It was always his mess to clean up. That's what Americans expect from their presidents.
And so on Day 37 of what is now the worst oil spill in U.S. history, President Barack Obama took responsibility in the only obvious way left.
"In case you were wondering who's responsible, I take responsibility," Obama said at a news conference arranged to make that very point. "It is my job to make sure that everything is done to shut this down."
No more White House parsing about how BP PLC is legally responsible for plugging the leak and paying the cost, even though that remains accurate. Obama knew that his own accountability was needed for the angry Gulf Coast communities, for an administration struggling to nail its message, for himself.
And once you're in, no point being subtle.
In language presidents normally reserve for the burden of sending troops to war, Obama said of the oil spill: "This is what I wake up to in the morning, and this is what I go to bed at night thinking about." At a time when Obama is juggling a host of nettlesome problems -- the wars, the economy, Mideast peace -- he pushed them all behind this one, saying his government has been "singularly focused" on fixing the spill.
This is what comes with the job, and the sympathy of voters is not everlasting. Presidents get hired to fix problems they have never even contemplated.
When a government loses its credibility with the people, the blow can be devastating. And although bigger issues than politics are in play -- mainly, the enormous destruction to the waters and wildlife -- this was clearly a consequential moment for Obama.
A new Gallup poll finds that more than half those surveyed thought Obama was handling the crisis response poorly. That is despite all the crews and aid and equipment Obama's team had dispatched, all the times his incident commander and his interior secretary and his West Wing advisers made the case to the media.
And so Obama stepped in.
He resurrected a buck-stops-with-me theme he has used before, most notably after a would-be airliner bomber exposed security lapses on Christmas Day. Obama could not seem to claim ownership enough, declaring on Thursday: "My job is to get this fixed."
He tried to put the leadership questions behind him.
"The American people should know that from the moment this disaster began, the federal government has been in charge of the response effort," Obama said before a reporter could even ask him about it.
No one in his administration had made that statement so plainly or prominently.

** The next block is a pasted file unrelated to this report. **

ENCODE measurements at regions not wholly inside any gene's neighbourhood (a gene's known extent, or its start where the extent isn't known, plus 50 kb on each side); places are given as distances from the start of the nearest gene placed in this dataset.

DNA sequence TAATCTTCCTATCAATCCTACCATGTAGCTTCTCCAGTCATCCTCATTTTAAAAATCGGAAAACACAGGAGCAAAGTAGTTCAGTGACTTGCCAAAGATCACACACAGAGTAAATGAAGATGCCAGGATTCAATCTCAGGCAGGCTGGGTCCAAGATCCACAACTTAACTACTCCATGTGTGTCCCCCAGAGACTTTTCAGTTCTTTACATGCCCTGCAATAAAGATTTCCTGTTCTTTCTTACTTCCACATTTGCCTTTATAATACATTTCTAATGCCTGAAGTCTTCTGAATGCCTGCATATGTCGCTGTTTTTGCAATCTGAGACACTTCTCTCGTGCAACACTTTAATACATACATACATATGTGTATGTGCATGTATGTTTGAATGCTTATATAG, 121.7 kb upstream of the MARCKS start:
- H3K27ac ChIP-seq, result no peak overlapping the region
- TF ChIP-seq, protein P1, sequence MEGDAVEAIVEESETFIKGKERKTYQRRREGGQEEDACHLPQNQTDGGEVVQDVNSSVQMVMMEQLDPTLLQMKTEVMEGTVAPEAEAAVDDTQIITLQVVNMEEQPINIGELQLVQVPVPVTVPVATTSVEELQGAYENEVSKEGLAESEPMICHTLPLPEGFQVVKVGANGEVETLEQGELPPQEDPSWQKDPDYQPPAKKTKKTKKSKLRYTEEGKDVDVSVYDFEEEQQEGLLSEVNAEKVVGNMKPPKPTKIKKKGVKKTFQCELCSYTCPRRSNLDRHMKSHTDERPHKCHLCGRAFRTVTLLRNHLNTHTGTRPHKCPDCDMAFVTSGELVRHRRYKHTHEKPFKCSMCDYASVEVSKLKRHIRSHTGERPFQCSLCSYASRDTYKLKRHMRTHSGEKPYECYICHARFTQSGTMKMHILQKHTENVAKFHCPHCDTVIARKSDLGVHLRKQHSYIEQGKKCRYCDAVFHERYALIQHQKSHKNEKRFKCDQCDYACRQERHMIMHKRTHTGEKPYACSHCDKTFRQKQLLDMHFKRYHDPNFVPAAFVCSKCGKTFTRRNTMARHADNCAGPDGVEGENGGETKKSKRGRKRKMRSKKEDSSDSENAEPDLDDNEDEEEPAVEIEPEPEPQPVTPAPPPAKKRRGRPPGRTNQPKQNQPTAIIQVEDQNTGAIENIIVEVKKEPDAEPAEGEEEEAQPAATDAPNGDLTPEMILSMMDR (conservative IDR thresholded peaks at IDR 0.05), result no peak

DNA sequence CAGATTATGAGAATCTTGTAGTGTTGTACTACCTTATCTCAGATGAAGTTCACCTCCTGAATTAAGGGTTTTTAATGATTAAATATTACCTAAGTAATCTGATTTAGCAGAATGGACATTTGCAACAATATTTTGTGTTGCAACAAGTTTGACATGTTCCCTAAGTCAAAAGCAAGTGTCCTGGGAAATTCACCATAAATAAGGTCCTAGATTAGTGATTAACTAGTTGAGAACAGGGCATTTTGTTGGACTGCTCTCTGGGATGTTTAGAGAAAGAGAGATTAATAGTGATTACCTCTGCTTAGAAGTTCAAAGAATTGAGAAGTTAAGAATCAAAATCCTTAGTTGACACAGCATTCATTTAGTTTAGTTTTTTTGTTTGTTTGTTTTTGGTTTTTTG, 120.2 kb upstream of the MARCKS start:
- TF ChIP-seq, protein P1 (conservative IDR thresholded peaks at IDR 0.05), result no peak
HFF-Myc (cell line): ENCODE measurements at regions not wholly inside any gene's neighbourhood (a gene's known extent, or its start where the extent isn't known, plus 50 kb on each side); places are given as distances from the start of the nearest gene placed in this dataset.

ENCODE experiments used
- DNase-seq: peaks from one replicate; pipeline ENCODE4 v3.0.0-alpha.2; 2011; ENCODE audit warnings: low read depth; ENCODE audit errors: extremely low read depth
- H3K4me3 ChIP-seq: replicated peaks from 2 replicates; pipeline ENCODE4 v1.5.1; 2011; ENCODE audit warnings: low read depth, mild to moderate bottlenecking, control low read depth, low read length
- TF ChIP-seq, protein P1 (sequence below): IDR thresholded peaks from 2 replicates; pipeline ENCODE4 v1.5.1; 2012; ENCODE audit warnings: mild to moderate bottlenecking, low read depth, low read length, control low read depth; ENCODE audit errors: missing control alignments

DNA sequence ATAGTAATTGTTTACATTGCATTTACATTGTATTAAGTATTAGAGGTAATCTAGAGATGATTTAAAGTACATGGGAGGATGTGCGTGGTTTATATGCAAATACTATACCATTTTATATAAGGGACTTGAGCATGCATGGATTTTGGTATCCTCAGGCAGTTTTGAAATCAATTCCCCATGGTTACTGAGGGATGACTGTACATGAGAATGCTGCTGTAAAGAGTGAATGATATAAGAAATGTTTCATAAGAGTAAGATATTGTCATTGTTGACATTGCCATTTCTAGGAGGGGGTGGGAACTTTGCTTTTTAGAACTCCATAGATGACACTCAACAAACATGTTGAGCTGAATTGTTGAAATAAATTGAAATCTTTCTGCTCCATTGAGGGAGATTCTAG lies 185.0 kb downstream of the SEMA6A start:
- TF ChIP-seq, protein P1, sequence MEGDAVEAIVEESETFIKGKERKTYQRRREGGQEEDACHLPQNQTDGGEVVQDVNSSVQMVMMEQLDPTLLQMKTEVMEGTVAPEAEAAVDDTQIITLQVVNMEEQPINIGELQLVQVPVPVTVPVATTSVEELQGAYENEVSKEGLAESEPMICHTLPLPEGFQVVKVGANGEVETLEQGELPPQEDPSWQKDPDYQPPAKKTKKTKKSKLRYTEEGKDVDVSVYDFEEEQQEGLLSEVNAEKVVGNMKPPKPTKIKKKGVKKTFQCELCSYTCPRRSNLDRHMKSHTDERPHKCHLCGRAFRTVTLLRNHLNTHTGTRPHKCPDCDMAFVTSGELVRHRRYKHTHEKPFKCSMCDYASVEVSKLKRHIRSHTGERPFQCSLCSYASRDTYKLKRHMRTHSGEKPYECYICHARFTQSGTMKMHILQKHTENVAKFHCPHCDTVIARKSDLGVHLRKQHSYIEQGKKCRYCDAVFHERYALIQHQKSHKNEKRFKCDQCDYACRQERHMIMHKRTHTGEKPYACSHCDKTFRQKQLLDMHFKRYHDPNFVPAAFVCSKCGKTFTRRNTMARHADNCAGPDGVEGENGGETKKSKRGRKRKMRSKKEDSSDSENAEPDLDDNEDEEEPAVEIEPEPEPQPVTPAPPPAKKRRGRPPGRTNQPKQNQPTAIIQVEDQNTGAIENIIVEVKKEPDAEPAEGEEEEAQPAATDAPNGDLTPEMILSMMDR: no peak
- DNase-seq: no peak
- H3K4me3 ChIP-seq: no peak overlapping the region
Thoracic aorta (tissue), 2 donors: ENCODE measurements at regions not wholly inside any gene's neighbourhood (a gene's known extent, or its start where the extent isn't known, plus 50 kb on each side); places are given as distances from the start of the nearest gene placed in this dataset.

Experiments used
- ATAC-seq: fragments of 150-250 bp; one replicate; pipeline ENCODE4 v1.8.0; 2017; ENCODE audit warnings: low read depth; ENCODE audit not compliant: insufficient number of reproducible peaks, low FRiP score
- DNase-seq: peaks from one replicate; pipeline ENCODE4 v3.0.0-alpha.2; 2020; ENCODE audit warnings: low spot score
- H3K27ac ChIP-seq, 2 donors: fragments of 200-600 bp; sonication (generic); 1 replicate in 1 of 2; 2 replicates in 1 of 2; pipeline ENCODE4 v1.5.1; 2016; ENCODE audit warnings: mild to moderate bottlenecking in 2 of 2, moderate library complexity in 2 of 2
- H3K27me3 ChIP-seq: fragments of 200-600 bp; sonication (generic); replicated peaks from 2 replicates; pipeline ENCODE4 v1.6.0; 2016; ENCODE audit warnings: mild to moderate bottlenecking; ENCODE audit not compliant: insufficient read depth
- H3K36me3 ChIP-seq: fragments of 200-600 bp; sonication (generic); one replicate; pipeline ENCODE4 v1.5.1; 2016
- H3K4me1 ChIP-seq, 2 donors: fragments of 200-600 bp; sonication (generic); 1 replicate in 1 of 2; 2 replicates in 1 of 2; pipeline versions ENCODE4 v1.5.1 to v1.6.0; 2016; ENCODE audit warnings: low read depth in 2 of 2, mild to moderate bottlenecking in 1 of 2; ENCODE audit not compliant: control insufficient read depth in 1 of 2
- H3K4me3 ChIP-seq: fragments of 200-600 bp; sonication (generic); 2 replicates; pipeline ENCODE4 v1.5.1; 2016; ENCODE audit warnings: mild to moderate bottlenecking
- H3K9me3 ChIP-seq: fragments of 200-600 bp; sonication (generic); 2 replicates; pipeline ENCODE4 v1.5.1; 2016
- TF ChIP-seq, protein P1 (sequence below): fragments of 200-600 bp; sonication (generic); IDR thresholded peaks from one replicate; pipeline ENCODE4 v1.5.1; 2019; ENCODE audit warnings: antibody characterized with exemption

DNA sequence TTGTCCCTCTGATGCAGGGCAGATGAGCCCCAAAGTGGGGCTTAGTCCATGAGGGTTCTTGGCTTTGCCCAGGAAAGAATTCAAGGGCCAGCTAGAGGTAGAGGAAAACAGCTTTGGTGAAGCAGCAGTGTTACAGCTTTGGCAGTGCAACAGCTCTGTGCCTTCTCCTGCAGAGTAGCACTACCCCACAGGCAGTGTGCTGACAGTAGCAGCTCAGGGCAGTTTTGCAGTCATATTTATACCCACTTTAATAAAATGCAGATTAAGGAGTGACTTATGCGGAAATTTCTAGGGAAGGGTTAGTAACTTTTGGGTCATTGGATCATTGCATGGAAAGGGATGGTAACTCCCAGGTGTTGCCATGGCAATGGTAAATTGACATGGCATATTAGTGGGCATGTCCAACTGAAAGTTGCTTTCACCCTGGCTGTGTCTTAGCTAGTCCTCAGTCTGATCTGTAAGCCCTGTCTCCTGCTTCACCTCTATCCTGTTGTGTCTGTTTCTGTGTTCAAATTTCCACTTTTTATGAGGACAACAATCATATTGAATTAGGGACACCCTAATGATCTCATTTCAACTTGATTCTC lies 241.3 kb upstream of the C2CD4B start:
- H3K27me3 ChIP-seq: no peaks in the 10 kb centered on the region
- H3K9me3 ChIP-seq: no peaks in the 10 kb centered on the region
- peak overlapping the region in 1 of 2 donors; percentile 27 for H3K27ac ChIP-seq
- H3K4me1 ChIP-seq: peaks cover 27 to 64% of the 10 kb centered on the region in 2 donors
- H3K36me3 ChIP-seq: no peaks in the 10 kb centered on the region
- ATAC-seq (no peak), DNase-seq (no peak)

The reassurance, as needed as it may have been, does not change two underlying realities.
The first is that no amount of words, no presidential attention like Obama's trip to the Gulf on Friday, will replace what people want: results. And that is a much more far-reaching challenge of plugging the leak, cleaning up the oil, holding a big oil company responsible and preventing deep water rigs from sinking in disaster.
The other reality is that the government, in fact, is not in charge of the incident the way people want.
It cannot push BP out of the way and take over the operation of fixing a busted, gushing well a mile below the sea's surface. The most powerful government in the world is simply not equipped to do that.
One of the more revealing, if overlooked, moments at Thursday's news conference came when Obama recalled a discussion in the Situation Room. He asked Defense Secretary Robert Gates and Adm. Mike Mullen, the chairman of the Joint Chiefs of Staff, whether the military had any assets that the oil companies lacked to deal with the crisis.
There were none. "We do not have superior technology when it comes to dealing with this particular crisis," Obama said. Understandably, he suggested that the federal government should start examining whether it should develop some.
Obama had his defensive moments. "Those who think that we were either slow on our response or lacked urgency don't know the facts," he said.
Yet he was calm about it and would not let his tone of accountability get lost.
Yes, he said, his government has messed up, such as by misjudging the oil industry's ability to cope with the worst-case scenario.
Yes, he understands the hardship for a Gulf region with fresh memories of Hurricane Katrina.
The methodical president was plainspoken.
"Understandably, people are frustrated because, look, this is a big mess coming to shore," he said.
To connect in real terms, he even pulled in a story of his 11-year-old daughter.
"When I woke this morning and I'm shaving and Malia knocks on my bathroom door and she peeks in her head and she says, "`Did you plug the hole yet, Daddy?'" Obama said.
That was Obama's most effective moment, said Kevin Sullivan, the former communications director for President George W. Bush. "It did make it personal," Sullivan said. "In addition to conveying that 'We're on the case,' the White House wanted to convey that it cares about the people involved."
Still, Obama could not pass up a chance to plug his policy agenda. He said the risky, costly extent to which companies are drilling for oil underscores the need for Congress to take up a bill of alternative energies.
"If nothing else, this disaster should serve as a wake-up call that it's time to move forward on this legislation," Obama said.
Make that a wake-up call in more ways than one.
EDITOR'S NOTE -- Ben Feller covers the White House for The Associated Press.